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St. Bonaventure University

Two St. Bonaventure graduates part of News21 team that earned prestigious RFK Journalism Award

Jul 23, 2021 |
kids imprisoned screenshot

Two recent graduates of St. Bonaventure University were part of the nationally acclaimed Carnegie-Knight News 21 Initiative that won a 2021 Robert F. Kennedy Journalism Award.

It is the third straight year that students in the Carnegie-Knight News21 program, headquartered at Arizona State University’s Walter Cronkite School of Journalism and Mass Communication, have won the prestigious RFK Journalism Award recognizing the best collegiate reporting in the country on social justice issues.

St. Bonaventure University graduates Jeffrey Uveino, ’21, and Layne Dowdall, ’20, were part of the 2021 winning project, “Kids Imprisoned,” the work of 35 student journalists from 16 universities across the country who spent eight months reporting on the state of the country’s juvenile justice system. St. Bonaventure’s Jandoli School of Communication supported Uveino and Dowdall’s participation in the News21 program.

“Jeff and Layne represent the ideals of the Jandoli School and our long history with their commitment to pursuing journalism on issues of significant public importance,” said Aaron Chimbel, dean of the Jandoli School. “This RFK award was well earned.”

Working during the pandemic in 2020, the students investigated private companies that run programs in detention facilities, conditions in detention facilities, policing practices, employee misconduct, and the impact of the juvenile justice system on families, communities and victims. They worked under the direction of News21 Executive Editor Jacquee Petchel, a Pulitzer Prize-winning journalist.

Dowdall covers the education beat as a reporter at Investigative Post in Buffalo.

“Working on ‘Kids Imprisoned’ for News21 gave me an amazing opportunity to not only apply all I had learned at St. Bonaventure about reporting, but to do so while working alongside and learning from so many talented people,” she said. “From the early stages of researching to connecting with the children, families and individuals whose stories I was able to listen to and share, I learned everything that goes into in-depth reporting and storytelling. I can now carry that with me into my career.”

Uveino said the investigative project took him out of his comfort zone, a requirement to improve as a professional.

“Dozens of extremely talented journalists worked on this project, which required my colleagues and me to bring our best every day,” he said. “The connections that we made and people that we spoke to also made me feel as though the work we were doing was important, a feeling that is both gratifying and surreal. It felt as though we could change the world with our findings.”

Uveino, who graduated in May, is a sports reporter at The Bradford Era and assistant sports editor for its corporate parent, Bradford Publishing Company.

“I’ve always been a sportswriter and, if it’s up to me, always will be. This investigative project required a different set of skills, however, that evolved within me out of necessity while working with News21. For that, the opportunity to travel and live in Arizona, and the connections that I made while working on the project, I’ll be forever thankful,” Uveino said.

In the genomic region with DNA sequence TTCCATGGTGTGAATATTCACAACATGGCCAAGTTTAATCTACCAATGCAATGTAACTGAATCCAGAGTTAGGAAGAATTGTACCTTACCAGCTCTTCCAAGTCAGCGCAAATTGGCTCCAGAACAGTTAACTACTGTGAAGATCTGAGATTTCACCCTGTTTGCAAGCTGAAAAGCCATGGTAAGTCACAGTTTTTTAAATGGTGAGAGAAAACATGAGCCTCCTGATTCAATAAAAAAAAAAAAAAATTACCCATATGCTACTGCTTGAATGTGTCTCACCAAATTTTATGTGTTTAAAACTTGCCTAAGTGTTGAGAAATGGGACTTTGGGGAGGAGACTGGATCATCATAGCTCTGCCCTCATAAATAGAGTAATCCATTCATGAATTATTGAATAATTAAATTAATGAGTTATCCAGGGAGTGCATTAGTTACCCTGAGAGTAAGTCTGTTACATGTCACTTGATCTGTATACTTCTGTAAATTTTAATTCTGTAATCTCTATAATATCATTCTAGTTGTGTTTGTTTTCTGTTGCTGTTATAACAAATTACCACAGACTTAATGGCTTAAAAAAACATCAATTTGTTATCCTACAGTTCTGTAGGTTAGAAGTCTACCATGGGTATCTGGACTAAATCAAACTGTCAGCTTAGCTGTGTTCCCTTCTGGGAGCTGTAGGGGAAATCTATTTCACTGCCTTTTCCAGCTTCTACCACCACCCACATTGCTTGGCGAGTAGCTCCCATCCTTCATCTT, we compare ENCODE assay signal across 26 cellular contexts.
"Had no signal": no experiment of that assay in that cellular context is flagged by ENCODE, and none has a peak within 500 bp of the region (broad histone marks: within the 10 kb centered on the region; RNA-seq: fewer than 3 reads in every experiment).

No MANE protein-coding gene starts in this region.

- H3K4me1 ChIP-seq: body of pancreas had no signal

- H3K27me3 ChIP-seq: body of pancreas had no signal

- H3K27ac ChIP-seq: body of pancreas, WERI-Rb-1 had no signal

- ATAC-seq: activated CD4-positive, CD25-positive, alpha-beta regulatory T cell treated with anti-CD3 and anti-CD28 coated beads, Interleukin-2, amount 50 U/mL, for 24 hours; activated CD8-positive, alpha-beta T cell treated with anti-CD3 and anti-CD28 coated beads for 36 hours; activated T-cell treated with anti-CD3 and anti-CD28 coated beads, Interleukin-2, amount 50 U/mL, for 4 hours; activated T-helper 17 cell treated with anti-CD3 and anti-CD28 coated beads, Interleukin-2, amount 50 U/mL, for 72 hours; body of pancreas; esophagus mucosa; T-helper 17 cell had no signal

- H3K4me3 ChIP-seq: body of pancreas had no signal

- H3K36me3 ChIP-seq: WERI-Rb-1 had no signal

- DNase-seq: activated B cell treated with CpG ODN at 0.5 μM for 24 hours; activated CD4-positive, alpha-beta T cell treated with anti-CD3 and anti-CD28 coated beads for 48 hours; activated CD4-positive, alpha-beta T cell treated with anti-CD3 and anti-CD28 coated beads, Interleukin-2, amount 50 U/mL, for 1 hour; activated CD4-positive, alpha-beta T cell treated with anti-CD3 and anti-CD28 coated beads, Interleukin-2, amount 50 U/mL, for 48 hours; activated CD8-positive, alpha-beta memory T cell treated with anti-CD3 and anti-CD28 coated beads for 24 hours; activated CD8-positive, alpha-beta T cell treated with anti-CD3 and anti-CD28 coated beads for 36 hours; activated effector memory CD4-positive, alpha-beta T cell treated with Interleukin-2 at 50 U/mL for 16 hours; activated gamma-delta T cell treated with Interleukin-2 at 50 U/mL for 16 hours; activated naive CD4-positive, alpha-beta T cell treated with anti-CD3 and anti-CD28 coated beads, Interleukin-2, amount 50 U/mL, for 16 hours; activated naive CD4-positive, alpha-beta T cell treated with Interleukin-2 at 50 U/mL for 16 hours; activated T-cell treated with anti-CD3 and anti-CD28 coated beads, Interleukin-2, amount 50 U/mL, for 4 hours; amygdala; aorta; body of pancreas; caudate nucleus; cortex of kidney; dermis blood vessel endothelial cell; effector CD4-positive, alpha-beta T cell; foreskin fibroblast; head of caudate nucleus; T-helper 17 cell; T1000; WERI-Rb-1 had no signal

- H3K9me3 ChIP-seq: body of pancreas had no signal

In their investigations, the New21 team discovered that juvenile courts across the country hand down justice disproportionately depending on geographical location, race and the arresting officers, judges, prosecutors and probation officers involved.

Sentencing for the same crime varied widely, from mentoring and rehabilitation to incarceration behind barbed wire in an environment of rioting and sexual abuse. Students found that about 200,000 of the nearly 750,000 cases processed each year resulted in young people being sentenced to a locked detention facility.

Dowdall hopes the team’s reporting spreads awareness of serious issues that exist in the juvenile justice system and sparks conversations to address them as quickly as possible.

“If the system isn’t working 100%, it needs to change,” she said. 

Despite being unable to work together in person or travel to do their reporting, the students produced 23 deeply reported stories, 35 additional reports with photo illustrations, a seven-part podcast, several video stories and created visual portraits by using projectors and video conferencing. View the “Kids Imprisoned” report at

It is the sixth time students from the Walter Cronkite School of Journalism and Mass Communication have captured the prize.

The RFK Journalism Awards program honors outstanding reporting on issues that reflect Kennedy’s passions, including human rights, social justice and the power of individual action in the U.S. and around the world.

St. Bonaventure journalism student Meghan Hall, ’22, is investigating poverty and the pandemic this summer as a Carnegie-Knight News21 fellow.


About the University: The nation’s first Franciscan university, St. Bonaventure University is a community committed to transforming the lives of our students inside and outside the classroom, inspiring in them a lifelong commitment to service and citizenship. In 2020, St. Bonaventure was named the #2 regional university value in New York and #3 in the North by U.S. News and World Report.